Rheopecty is the characteristic of some fluids to become more viscous if they undergo shearing forces. The longer these forces are operating, the higher the viscosity. In short, rheopectic fluids, such as some lubricants, thicken or solidify when agitated or shaken.

The opposite and much more common type of behaviour is called thixotropy. Here, some fluids that are thick or viscous when static will begin to flow when they’re agitated, shaken, shear-stressed or just put under stress. It then takes a while for them to return to their original viscous state.

  1. Power source

Sanitary drum pumps can use a range of different power sources. They can use electricity working on differing voltages such as 110V/230V or 3 phase, air power or even be hand-operated.

Something else to factor into the decision is whether the unit is to be installed in a safe area away from flammable liquids or vapours. Or perhaps it’s to go into an ATEX zone which would require a full ATEX Pump kit. This can play a major part in deciding the pump and motor type we specify.

  1. Mechanical seal or seal-less

Some liquids have the property of crystallising when they come into contact with air. In this case, mechanically-sealed pumps are essential to ensure that air doesn’t get into the pump. In addition, certain chemicals like solvents evaporate, so the unit needs to be sealed to stop the contents getting out into the atmosphere.

Seal-less sanitary drum pumps are best for certain liquids which are aggressive and where the exact breakdown of chemical composition is unknown, making the right choice of seal more difficult.

  1. Size of container

Fluids are transported in a multitude of containers ranging from small tote boxes of 25L and bigger 205L drums, all the way up to Intermediate Bulk Containers (IBC) and bespoke tanks. The size of the tank and the properties of the fluid it’s transporting will dictate the type of pump specified, and the method used to extract its contents.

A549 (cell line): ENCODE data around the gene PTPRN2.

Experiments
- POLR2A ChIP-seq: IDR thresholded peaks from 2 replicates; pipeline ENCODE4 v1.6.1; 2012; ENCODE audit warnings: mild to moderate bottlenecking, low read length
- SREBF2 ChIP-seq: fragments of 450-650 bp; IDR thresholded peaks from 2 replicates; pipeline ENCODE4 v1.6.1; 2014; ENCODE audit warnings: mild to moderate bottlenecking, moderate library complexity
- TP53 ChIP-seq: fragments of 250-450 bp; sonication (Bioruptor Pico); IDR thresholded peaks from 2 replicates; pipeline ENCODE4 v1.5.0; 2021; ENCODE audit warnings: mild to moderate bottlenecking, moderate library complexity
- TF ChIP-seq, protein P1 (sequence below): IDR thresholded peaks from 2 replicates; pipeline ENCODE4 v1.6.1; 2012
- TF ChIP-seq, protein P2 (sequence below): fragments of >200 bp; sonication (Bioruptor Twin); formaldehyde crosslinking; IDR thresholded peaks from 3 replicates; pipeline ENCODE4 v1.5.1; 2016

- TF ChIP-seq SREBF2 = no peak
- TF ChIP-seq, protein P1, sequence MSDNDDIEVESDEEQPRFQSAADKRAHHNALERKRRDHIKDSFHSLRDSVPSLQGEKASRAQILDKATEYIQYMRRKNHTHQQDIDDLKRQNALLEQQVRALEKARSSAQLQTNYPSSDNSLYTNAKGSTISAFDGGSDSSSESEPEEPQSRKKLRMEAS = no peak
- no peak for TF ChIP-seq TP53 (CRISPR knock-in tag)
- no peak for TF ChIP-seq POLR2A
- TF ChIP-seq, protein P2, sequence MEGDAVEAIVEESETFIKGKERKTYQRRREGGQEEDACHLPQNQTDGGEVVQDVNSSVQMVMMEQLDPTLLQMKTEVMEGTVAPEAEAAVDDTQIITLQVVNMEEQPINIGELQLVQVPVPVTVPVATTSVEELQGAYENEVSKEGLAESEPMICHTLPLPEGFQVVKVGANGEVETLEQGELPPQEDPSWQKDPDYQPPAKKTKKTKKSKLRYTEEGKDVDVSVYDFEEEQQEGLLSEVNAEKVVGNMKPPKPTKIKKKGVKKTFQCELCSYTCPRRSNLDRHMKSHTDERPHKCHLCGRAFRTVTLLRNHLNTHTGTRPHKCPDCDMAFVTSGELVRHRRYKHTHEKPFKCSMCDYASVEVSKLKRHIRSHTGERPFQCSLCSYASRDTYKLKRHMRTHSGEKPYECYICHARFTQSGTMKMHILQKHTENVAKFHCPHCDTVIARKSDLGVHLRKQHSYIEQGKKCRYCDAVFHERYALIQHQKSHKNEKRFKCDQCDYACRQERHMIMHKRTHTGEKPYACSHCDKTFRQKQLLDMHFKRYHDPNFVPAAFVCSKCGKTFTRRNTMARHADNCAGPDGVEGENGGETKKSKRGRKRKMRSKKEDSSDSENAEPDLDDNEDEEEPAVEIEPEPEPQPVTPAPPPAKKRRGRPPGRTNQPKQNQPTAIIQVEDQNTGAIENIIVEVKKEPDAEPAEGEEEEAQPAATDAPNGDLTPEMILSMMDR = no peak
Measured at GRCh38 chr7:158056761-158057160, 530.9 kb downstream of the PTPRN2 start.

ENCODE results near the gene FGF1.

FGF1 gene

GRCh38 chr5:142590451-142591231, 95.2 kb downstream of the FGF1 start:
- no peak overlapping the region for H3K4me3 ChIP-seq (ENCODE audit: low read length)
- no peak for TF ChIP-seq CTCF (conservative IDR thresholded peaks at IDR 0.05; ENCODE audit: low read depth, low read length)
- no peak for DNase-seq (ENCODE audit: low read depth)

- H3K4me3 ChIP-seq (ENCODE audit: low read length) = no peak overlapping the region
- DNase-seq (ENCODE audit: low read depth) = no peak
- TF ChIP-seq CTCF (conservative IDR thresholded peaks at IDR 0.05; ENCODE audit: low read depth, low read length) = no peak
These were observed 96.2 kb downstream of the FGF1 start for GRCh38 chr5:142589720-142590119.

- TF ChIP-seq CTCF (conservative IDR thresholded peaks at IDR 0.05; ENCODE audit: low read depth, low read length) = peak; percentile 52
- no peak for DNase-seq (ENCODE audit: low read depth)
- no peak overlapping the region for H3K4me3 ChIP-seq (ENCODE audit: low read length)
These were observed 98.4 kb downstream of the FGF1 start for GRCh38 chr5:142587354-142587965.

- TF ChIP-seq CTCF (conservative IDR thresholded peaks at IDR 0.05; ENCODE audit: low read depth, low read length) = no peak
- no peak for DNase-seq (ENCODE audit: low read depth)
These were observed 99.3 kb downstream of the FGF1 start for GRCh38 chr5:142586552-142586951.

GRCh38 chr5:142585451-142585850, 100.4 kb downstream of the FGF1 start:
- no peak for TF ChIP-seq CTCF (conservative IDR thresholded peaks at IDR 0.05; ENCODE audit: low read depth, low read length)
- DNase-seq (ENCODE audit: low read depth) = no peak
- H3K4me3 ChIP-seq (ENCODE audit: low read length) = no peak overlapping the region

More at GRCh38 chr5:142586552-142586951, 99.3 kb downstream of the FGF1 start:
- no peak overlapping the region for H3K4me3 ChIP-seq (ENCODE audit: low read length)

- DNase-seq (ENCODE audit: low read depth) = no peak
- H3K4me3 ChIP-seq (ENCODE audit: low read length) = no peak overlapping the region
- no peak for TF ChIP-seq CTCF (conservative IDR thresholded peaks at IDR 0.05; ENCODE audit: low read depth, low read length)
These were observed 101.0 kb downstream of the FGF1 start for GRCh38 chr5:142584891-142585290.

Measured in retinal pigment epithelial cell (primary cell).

1. Hygiene standards and cleanability

For this specific project, the client would need a sanitary drum pump which was completely hygienic. This meant that a stainless steel pump could certainly have been an option.


Alternatively, a third party-accredited hygienic pump could be a solution. This would need certification by an independent organisation such as 3-A, FDA or EHEDG as meeting food hygiene standards. These state that pumps used for transferring food or fluids must not affect the taste or composition of the material being transferred, must be fully traceable and inert.

  1. Bulk transfer or metered batching

Barrel or drum pumps can be configured to carry out bulk transfer of fluids, or more precise metered batching. They incorporate a flowmeter hose and can incorporate a batching facility with a range of pre-sets enabling batches to be decanted at the touch of a button.

With transfer accuracy levels of 99%, these units take away a great deal of time-consuming weighing and measuring of liquids, and help boost productivity and profitability.

In addition, barrel pumps can be set up by the operating company to provide different levels of access for users and managers with varying levels of access.